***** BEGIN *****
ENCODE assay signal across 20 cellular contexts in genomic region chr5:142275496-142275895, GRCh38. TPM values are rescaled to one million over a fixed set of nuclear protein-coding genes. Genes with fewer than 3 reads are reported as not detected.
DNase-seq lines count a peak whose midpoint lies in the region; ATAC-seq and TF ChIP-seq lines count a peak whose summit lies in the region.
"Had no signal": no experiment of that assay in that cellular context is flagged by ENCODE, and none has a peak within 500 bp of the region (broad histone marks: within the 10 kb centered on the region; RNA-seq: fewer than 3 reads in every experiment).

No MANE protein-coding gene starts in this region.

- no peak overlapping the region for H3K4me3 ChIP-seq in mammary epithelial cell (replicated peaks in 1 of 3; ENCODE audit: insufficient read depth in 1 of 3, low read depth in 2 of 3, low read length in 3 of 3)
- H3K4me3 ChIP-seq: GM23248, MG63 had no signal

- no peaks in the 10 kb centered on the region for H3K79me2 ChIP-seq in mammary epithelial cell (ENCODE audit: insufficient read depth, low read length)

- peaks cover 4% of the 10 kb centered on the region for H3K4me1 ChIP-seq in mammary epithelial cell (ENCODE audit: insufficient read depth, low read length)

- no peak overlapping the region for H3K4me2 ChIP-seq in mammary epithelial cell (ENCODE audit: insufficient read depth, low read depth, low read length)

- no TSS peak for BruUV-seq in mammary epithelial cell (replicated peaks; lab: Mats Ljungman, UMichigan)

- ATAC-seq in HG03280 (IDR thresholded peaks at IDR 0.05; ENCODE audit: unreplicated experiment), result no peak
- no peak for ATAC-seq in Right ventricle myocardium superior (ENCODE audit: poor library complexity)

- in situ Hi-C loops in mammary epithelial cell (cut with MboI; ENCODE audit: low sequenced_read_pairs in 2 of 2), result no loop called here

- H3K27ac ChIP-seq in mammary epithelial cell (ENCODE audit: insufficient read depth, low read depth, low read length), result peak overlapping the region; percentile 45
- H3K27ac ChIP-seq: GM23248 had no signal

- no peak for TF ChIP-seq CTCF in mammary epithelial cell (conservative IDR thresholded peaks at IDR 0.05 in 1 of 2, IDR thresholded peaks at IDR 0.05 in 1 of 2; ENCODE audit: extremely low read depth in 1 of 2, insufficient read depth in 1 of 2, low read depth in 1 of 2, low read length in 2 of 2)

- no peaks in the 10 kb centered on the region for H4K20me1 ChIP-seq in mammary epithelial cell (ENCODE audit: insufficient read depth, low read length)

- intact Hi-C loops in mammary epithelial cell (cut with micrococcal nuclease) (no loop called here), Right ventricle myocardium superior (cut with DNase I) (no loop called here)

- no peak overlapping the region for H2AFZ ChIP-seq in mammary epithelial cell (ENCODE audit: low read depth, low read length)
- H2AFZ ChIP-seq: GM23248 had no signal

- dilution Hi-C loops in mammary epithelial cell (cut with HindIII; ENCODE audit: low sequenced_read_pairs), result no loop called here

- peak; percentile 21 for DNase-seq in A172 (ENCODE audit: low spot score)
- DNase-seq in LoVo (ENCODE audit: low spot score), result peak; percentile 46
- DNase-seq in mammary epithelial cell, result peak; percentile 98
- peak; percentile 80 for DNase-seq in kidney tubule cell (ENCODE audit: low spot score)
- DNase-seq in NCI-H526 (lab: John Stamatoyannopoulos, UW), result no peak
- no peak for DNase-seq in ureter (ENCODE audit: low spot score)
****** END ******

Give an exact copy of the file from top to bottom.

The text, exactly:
ENCODE assay signal across 20 cellular contexts in genomic region chr5:142275496-142275895, GRCh38. TPM values are rescaled to one million over a fixed set of nuclear protein-coding genes. Genes with fewer than 3 reads are reported as not detected.
DNase-seq lines count a peak whose midpoint lies in the region; ATAC-seq and TF ChIP-seq lines count a peak whose summit lies in the region.
"Had no signal": no experiment of that assay in that cellular context is flagged by ENCODE, and none has a peak within 500 bp of the region (broad histone marks: within the 10 kb centered on the region; RNA-seq: fewer than 3 reads in every experiment).

No MANE protein-coding gene starts in this region.

- no peak overlapping the region for H3K4me3 ChIP-seq in mammary epithelial cell (replicated peaks in 1 of 3; ENCODE audit: insufficient read depth in 1 of 3, low read depth in 2 of 3, low read length in 3 of 3)
- H3K4me3 ChIP-seq: GM23248, MG63 had no signal

- no peaks in the 10 kb centered on the region for H3K79me2 ChIP-seq in mammary epithelial cell (ENCODE audit: insufficient read depth, low read length)

- peaks cover 4% of the 10 kb centered on the region for H3K4me1 ChIP-seq in mammary epithelial cell (ENCODE audit: insufficient read depth, low read length)

- no peak overlapping the region for H3K4me2 ChIP-seq in mammary epithelial cell (ENCODE audit: insufficient read depth, low read depth, low read length)

- no TSS peak for BruUV-seq in mammary epithelial cell (replicated peaks; lab: Mats Ljungman, UMichigan)

- ATAC-seq in HG03280 (IDR thresholded peaks at IDR 0.05; ENCODE audit: unreplicated experiment), result no peak
- no peak for ATAC-seq in Right ventricle myocardium superior (ENCODE audit: poor library complexity)

- in situ Hi-C loops in mammary epithelial cell (cut with MboI; ENCODE audit: low sequenced_read_pairs in 2 of 2), result no loop called here

- H3K27ac ChIP-seq in mammary epithelial cell (ENCODE audit: insufficient read depth, low read depth, low read length), result peak overlapping the region; percentile 45
- H3K27ac ChIP-seq: GM23248 had no signal

- no peak for TF ChIP-seq CTCF in mammary epithelial cell (conservative IDR thresholded peaks at IDR 0.05 in 1 of 2, IDR thresholded peaks at IDR 0.05 in 1 of 2; ENCODE audit: extremely low read depth in 1 of 2, insufficient read depth in 1 of 2, low read depth in 1 of 2, low read length in 2 of 2)

- no peaks in the 10 kb centered on the region for H4K20me1 ChIP-seq in mammary epithelial cell (ENCODE audit: insufficient read depth, low read length)

- intact Hi-C loops in mammary epithelial cell (cut with micrococcal nuclease) (no loop called here), Right ventricle myocardium superior (cut with DNase I) (no loop called here)

- no peak overlapping the region for H2AFZ ChIP-seq in mammary epithelial cell (ENCODE audit: low read depth, low read length)
- H2AFZ ChIP-seq: GM23248 had no signal

- dilution Hi-C loops in mammary epithelial cell (cut with HindIII; ENCODE audit: low sequenced_read_pairs), result no loop called here

- peak; percentile 21 for DNase-seq in A172 (ENCODE audit: low spot score)
- DNase-seq in LoVo (ENCODE audit: low spot score), result peak; percentile 46
- DNase-seq in mammary epithelial cell, result peak; percentile 98
- peak; percentile 80 for DNase-seq in kidney tubule cell (ENCODE audit: low spot score)
- DNase-seq in NCI-H526 (lab: John Stamatoyannopoulos, UW), result no peak
- no peak for DNase-seq in ureter (ENCODE audit: low spot score)